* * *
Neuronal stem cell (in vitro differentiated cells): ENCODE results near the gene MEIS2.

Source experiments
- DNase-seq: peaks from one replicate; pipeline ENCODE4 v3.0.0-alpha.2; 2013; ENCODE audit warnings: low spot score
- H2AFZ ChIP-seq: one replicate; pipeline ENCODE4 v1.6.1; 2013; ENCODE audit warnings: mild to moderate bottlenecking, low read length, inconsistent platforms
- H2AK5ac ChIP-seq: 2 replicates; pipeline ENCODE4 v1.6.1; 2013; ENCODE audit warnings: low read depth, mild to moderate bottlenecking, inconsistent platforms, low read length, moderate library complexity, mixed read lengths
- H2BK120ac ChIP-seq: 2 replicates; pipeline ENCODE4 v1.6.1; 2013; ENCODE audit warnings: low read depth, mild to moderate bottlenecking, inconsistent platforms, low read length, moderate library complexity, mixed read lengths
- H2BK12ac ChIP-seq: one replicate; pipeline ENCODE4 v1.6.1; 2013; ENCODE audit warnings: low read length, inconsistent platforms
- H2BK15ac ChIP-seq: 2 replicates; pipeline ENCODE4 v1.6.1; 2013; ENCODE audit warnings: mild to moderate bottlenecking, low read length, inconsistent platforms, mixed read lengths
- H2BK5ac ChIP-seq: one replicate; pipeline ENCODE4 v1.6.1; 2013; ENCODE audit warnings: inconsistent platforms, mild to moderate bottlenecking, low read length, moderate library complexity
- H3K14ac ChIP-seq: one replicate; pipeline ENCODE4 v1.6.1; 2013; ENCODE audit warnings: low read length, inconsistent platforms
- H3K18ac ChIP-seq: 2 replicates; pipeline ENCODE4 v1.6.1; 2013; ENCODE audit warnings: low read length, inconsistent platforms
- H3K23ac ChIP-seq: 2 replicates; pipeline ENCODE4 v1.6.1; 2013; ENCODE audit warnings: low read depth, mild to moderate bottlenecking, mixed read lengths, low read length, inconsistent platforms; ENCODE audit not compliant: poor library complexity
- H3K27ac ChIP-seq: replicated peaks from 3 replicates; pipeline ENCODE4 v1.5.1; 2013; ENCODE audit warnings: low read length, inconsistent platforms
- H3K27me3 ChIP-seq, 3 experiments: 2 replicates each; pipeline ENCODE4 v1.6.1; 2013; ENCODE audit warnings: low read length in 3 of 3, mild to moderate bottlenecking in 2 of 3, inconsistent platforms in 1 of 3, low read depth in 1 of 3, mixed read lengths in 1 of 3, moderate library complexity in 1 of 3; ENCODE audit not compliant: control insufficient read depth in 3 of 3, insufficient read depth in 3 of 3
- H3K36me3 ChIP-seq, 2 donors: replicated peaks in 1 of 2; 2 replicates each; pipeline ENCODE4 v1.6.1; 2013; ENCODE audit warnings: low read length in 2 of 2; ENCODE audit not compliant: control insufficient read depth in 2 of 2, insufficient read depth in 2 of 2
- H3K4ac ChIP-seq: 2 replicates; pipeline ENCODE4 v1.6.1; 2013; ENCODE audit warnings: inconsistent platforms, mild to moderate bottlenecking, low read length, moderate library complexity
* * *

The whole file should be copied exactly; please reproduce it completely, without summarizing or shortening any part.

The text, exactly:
Neuronal stem cell (in vitro differentiated cells): ENCODE results near the gene MEIS2.

Source experiments
- DNase-seq: peaks from one replicate; pipeline ENCODE4 v3.0.0-alpha.2; 2013; ENCODE audit warnings: low spot score
- H2AFZ ChIP-seq: one replicate; pipeline ENCODE4 v1.6.1; 2013; ENCODE audit warnings: mild to moderate bottlenecking, low read length, inconsistent platforms
- H2AK5ac ChIP-seq: 2 replicates; pipeline ENCODE4 v1.6.1; 2013; ENCODE audit warnings: low read depth, mild to moderate bottlenecking, inconsistent platforms, low read length, moderate library complexity, mixed read lengths
- H2BK120ac ChIP-seq: 2 replicates; pipeline ENCODE4 v1.6.1; 2013; ENCODE audit warnings: low read depth, mild to moderate bottlenecking, inconsistent platforms, low read length, moderate library complexity, mixed read lengths
- H2BK12ac ChIP-seq: one replicate; pipeline ENCODE4 v1.6.1; 2013; ENCODE audit warnings: low read length, inconsistent platforms
- H2BK15ac ChIP-seq: 2 replicates; pipeline ENCODE4 v1.6.1; 2013; ENCODE audit warnings: mild to moderate bottlenecking, low read length, inconsistent platforms, mixed read lengths
- H2BK5ac ChIP-seq: one replicate; pipeline ENCODE4 v1.6.1; 2013; ENCODE audit warnings: inconsistent platforms, mild to moderate bottlenecking, low read length, moderate library complexity
- H3K14ac ChIP-seq: one replicate; pipeline ENCODE4 v1.6.1; 2013; ENCODE audit warnings: low read length, inconsistent platforms
- H3K18ac ChIP-seq: 2 replicates; pipeline ENCODE4 v1.6.1; 2013; ENCODE audit warnings: low read length, inconsistent platforms
- H3K23ac ChIP-seq: 2 replicates; pipeline ENCODE4 v1.6.1; 2013; ENCODE audit warnings: low read depth, mild to moderate bottlenecking, mixed read lengths, low read length, inconsistent platforms; ENCODE audit not compliant: poor library complexity
- H3K27ac ChIP-seq: replicated peaks from 3 replicates; pipeline ENCODE4 v1.5.1; 2013; ENCODE audit warnings: low read length, inconsistent platforms
- H3K27me3 ChIP-seq, 3 experiments: 2 replicates each; pipeline ENCODE4 v1.6.1; 2013; ENCODE audit warnings: low read length in 3 of 3, mild to moderate bottlenecking in 2 of 3, inconsistent platforms in 1 of 3, low read depth in 1 of 3, mixed read lengths in 1 of 3, moderate library complexity in 1 of 3; ENCODE audit not compliant: control insufficient read depth in 3 of 3, insufficient read depth in 3 of 3
- H3K36me3 ChIP-seq, 2 donors: replicated peaks in 1 of 2; 2 replicates each; pipeline ENCODE4 v1.6.1; 2013; ENCODE audit warnings: low read length in 2 of 2; ENCODE audit not compliant: control insufficient read depth in 2 of 2, insufficient read depth in 2 of 2
- H3K4ac ChIP-seq: 2 replicates; pipeline ENCODE4 v1.6.1; 2013; ENCODE audit warnings: inconsistent platforms, mild to moderate bottlenecking, low read length, moderate library complexity